2. My son had a wolf-dog (1/2-1/2) for about 2 years. He trained well,and behaved as long as my son was present, because my son was the alpha, the leader of the pack. However, when his wife was the only one there, the wolf-dog, Sasha, would challenge her, and only with difficulty could she get compliance. They adopted a chocolate lab, who was calm sweet, and submissive. Sasha was threatened by her presence. They had to confine them to kennels when they were not home to protect the lab. Once, when they left the room, Sasha attacked the lab and nearly killed it. They then feared for any child that might be there, as she had also threatened the wife’s grandmother. So, even if the wolf-dog is trained, it is still a wild animal in some cases. Just keep that in mind when she/he is around babies, etc.

    • She loves people, especially children. I have trained her to chase other dogs off. I have had the experience of other people’dogs chasing horses and I had to have one horse euthanized because dogs chased her through a fence causing her to flip and break her back. From what I have read, it depends on the individual dog. She is also half blue heeler. I wanted a sort of guard dog that people would fear, but she is way too friendly for that. Of course, no one has threatened me so I do not know what she would do.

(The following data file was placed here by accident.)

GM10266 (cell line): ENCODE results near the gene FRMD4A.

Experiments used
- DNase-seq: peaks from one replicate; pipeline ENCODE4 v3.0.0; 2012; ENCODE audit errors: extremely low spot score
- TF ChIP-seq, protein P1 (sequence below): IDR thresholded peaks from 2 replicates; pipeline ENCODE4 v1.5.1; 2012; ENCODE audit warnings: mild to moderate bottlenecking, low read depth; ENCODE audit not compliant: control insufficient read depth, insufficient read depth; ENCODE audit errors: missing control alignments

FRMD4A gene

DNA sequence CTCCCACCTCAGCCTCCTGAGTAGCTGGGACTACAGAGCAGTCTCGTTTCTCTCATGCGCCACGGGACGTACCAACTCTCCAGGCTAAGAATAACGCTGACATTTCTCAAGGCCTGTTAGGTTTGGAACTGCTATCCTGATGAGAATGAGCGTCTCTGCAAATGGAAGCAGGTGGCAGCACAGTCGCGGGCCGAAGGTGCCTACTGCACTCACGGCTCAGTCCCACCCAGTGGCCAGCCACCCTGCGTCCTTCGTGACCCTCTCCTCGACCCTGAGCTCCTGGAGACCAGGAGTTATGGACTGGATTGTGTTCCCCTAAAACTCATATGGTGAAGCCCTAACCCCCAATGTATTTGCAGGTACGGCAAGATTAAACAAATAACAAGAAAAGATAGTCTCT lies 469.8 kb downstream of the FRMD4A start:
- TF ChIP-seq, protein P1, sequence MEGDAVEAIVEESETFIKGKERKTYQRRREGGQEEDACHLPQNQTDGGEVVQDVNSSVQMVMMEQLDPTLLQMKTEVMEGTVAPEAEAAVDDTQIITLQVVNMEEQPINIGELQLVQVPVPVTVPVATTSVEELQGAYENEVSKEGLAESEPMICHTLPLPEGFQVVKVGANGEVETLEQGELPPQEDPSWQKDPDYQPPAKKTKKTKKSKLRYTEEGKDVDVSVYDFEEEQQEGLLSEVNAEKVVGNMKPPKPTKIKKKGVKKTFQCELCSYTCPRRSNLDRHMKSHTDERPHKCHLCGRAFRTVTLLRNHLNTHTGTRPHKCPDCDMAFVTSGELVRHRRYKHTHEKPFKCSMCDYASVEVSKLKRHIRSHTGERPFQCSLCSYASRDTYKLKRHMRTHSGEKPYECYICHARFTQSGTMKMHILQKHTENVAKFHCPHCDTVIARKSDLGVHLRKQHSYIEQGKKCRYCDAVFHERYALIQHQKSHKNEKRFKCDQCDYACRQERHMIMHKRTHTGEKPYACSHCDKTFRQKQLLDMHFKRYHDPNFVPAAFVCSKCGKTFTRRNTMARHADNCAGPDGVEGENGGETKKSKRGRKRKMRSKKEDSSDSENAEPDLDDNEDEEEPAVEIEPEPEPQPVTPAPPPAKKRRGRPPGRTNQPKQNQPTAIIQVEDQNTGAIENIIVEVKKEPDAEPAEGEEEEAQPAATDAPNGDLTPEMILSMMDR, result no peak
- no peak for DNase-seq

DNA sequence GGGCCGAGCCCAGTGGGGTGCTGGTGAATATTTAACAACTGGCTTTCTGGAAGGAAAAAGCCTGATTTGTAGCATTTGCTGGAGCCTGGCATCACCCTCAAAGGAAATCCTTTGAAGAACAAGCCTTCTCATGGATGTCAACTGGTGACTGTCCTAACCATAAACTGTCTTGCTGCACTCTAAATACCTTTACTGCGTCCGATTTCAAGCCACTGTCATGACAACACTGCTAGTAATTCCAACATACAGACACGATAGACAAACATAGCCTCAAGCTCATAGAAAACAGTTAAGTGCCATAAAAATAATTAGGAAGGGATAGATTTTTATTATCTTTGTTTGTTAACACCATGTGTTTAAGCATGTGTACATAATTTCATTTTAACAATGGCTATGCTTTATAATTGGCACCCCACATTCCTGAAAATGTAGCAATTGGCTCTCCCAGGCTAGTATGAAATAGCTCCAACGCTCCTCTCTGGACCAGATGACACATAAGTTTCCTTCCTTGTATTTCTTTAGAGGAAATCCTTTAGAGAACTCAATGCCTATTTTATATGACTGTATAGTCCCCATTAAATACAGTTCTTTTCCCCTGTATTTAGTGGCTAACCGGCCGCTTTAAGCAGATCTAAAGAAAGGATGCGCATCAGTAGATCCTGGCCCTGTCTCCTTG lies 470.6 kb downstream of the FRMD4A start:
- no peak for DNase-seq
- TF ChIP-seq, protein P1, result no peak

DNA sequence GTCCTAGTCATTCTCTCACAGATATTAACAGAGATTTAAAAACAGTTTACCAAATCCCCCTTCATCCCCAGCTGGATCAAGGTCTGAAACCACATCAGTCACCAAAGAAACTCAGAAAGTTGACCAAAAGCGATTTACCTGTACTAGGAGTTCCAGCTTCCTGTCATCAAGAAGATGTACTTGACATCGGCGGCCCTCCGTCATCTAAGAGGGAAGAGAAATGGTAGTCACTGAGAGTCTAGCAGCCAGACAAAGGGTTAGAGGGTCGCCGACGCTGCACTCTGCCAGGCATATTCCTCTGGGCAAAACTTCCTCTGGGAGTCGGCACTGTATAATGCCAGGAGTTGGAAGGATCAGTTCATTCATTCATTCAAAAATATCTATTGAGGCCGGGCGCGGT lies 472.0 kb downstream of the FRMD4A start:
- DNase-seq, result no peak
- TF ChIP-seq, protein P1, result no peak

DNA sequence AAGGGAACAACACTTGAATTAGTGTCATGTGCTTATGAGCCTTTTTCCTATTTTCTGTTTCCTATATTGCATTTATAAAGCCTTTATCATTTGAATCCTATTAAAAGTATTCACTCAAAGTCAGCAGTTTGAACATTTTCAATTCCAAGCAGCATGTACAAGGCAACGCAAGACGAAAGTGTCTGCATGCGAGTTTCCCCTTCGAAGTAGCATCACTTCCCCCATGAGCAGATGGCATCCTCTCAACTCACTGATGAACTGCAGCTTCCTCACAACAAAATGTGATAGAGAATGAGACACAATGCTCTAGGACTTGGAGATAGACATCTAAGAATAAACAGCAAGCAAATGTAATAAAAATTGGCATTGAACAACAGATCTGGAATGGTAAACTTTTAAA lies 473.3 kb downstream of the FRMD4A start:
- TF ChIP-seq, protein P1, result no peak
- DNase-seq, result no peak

3. Wonderful post!
    You took me to so many places. Your canyon, my own thoughts about the sacred and the profane. I don’t know what it says about me but I find wolves powerful, “magic,” and therefore very attractive. How can we as a society love dogs and despise wolves? These forefathers gave us their young–who are now our companions, who share our lives.
    Here’s one of my favorite quotes that seem to reflect so much of what you shared:
    “Often a holy thing is hidden in a dark creature.”

    • I like them also but like big cats the best. In fact, as you might notice from other posts, I am rather obsessed with pumas. If you have an opinion as to why so many people hate wolves, I would like to hear it. Juliana

      • Honestly, I don’t have an opinion on that. My thought is that wolves are usually associated with killing people’s sheep and other cattle. This is why so little ofthem are left – people try to kill them off. But in reality wolves kill only weak or sick animals, so it’s a very natural process – the weak are killed, and the healthy ones keep population strong. I also like the social structure the wolves have – they have a strong hierarchy and they always keep together. Unlike humans.

  4. Great piece! First of all, congrats on being blessed enough to get to share your life with a wolfdog! I bought a wolfdog puppy 2 and a half years ago – a precious animal, so unlike any other puppy I had ever met. Sadly I could only keep him a few months because of my own deteriorating health so the breeder helped me rehome him. I still miss him though, he was a once in a lifetime dog already at that young age, so I can relate to your Isabella. I can’t seem to shake what you wrote in your last paragr, their wild spiritaph above. It seems there is no middle-ground when it comes to wolves, people either admire and are fascinated by wolves or hate them with a vengeance which they cannot explain. For me it was love at first sight! I admire their beauty and wild spirit, how they are devoted to their family, their intelligence and their power! The resemblance to man does not contain pettiness or greed, jealousy or hate. Perhaps that is why man hate them so much ~ they reflect us and our kind without all the traits that fault us,